• Someone who has been taught to perform this procedure
  • Disposable gloves
  • Clean paper towel
  • 9% Sodium Chloride
  • 10ml luer-lock syringe
  • Sterile gauze
  • Clinell® 2% CHG wipe
  • Blunt disposable clamps
  • Sterile drainage bag

Steps to follow:

  1. Check the tube and bag for kinks & twists, ensuring there is no mechanical obstructions. If there is a mechanical obstruction that can be easily resolved, the flush will not be necessary. Ensure a needle free device has not been attached obstructing the flow of urine
  2. Using ANTT, open all packets, using the open packaging as the sterile field or drop the packet contents onto a sterile drape without touching
  3. Wash hands according to NICE guidance, dry with clean paper towel & put on gloves or apply alcohol gel to hands
  4. Clamp the nephrostomy catheter, unscrew the drainage bag from the catheter hub & dispose in a yellow waste bag
  5. Scrub the hub of the nephrostomy catheter for 30 seconds with the Clinell 2% CHG wipe and allow to dry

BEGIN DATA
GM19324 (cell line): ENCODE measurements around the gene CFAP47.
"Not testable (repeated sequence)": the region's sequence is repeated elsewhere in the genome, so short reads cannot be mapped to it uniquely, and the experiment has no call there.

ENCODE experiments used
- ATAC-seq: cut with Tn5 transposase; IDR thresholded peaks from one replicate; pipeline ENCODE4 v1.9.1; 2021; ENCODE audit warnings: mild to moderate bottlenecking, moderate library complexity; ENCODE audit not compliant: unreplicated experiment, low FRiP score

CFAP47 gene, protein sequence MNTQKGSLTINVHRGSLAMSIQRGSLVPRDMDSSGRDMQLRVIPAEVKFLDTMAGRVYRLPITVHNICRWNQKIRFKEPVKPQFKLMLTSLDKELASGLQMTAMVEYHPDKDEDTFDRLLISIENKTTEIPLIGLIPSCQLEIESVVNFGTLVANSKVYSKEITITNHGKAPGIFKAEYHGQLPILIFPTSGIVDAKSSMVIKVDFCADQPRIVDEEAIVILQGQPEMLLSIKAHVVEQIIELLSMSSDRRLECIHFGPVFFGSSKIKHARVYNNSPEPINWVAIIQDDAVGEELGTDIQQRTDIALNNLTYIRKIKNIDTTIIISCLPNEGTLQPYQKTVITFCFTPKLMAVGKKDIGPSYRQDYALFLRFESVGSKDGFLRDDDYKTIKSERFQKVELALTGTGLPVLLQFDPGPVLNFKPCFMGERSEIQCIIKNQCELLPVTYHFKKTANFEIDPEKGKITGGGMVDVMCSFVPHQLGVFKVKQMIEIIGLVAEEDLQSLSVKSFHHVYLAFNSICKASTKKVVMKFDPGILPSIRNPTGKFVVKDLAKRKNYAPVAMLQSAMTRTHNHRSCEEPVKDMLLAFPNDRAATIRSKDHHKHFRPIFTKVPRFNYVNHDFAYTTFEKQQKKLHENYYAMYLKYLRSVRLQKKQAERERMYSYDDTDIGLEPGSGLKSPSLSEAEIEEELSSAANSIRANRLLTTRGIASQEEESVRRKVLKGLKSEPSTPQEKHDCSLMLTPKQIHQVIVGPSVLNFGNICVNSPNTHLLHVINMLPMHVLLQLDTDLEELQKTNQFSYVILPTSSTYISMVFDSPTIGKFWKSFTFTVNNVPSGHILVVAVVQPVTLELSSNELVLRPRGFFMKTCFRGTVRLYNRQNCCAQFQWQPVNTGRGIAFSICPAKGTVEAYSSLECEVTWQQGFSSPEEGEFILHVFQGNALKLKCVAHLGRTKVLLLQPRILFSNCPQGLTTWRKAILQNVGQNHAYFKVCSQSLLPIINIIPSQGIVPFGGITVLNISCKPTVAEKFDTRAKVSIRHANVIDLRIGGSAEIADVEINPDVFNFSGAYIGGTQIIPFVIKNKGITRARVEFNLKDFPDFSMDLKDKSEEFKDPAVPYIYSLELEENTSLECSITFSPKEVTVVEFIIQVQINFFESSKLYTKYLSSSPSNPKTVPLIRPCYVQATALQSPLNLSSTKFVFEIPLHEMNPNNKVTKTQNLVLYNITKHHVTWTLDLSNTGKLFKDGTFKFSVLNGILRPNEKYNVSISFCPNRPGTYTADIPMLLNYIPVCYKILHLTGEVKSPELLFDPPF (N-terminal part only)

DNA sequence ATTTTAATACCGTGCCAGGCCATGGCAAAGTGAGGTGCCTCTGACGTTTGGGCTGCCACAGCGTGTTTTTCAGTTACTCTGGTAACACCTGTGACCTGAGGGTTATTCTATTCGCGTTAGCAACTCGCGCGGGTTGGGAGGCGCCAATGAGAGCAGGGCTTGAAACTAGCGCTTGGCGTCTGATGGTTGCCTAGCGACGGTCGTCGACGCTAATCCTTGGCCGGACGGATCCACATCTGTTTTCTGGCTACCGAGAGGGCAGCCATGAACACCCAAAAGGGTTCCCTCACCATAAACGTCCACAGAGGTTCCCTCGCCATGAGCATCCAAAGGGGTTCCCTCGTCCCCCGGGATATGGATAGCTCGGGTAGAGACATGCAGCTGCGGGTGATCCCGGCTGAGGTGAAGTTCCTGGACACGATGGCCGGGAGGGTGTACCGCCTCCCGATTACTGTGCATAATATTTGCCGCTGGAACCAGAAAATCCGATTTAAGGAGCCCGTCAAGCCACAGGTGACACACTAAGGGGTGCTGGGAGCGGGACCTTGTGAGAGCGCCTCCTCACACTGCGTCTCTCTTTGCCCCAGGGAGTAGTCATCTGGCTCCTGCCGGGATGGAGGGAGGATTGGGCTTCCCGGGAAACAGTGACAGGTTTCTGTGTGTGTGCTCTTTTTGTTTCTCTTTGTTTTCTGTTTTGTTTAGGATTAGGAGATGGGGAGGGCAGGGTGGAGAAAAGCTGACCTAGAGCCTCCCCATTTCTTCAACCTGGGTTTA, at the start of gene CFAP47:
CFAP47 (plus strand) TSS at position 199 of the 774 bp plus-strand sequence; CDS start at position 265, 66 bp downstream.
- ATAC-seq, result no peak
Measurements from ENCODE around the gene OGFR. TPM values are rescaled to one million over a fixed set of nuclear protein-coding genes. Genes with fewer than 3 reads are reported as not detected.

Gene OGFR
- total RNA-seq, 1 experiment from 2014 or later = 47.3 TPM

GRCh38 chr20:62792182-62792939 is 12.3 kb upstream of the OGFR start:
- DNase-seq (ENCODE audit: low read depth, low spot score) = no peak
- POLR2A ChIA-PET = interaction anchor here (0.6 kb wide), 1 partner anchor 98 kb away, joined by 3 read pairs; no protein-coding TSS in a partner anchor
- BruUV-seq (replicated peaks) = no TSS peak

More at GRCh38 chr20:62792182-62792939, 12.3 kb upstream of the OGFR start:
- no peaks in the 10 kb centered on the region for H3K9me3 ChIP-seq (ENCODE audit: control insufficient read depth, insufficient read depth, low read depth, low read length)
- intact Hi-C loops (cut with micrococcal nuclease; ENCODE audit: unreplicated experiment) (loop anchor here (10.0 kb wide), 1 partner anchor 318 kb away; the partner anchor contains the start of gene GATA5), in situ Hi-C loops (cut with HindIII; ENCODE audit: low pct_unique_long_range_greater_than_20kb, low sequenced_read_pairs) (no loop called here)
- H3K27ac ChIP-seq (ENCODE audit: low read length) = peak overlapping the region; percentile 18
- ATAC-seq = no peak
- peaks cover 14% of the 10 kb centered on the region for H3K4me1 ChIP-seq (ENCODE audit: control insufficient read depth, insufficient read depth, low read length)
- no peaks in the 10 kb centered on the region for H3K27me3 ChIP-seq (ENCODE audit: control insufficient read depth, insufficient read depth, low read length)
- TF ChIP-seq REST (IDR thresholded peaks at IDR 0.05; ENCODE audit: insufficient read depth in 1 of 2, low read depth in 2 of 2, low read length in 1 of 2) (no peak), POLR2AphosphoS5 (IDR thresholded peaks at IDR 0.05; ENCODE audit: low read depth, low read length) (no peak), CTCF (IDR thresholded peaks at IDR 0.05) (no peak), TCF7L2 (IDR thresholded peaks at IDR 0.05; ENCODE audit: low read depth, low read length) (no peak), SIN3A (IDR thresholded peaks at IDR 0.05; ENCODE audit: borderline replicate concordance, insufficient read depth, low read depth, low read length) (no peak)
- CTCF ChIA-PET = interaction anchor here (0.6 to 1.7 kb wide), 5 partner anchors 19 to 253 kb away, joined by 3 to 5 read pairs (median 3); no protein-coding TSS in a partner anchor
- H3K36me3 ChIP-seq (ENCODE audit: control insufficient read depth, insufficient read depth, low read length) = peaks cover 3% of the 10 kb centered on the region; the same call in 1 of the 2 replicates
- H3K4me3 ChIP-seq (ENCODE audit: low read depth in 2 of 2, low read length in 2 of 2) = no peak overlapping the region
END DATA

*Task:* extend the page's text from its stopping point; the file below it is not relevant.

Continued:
6. Fill the 10ml syringe with saline and attach to the luer-lock hub of the catheter being careful to maintain ANTT
  7. Gently apply even pressure, instilling the saline into the nephrostomy tube. Gentle aspiration of the tube may dislodge the blockage, however excessive force may cause bleeding
  8. Unclamp the catheter & check the problem has been resolved; allow saline or urine to flow out of the tube. If there is no urine output after 24hrs, arrange an appointment with referring hospital team
  9. Attach the new drainage bag, taking care to maintain a non-touch technique
  10. Continue to monitor urine output. If the nephrostomy is prone to blocking on a regular basis then it may be appropriate to flush the tube prophylactically twice a week.

For managing complications, please refer to our troubleshooting guide:

References:

Nephrostomy care guidance Information adapted from:

https://www.royalmarsden.nhs.uk/welcome-patient-procedures-portal/nephrostomy-care

The Christie NHS Foundation Trust, Guidelines for Management of Nephrostomy Tubes: advice for district nurses, V5, 2018 https://www.christie.nhs.uk/media/2266/legacymedia-2402-221.pdf

Martin R. Baker H (2019) Nursing Care & Management of patients with a nephrostomy. Nursing Times (Online); 115:11, 40-43 https://cdn.ps.emap.com/wp-content/uploads/sites/3/2019/10/191016-Nursing-care-and-management-of-patients-with-a-nephrostomy.pdf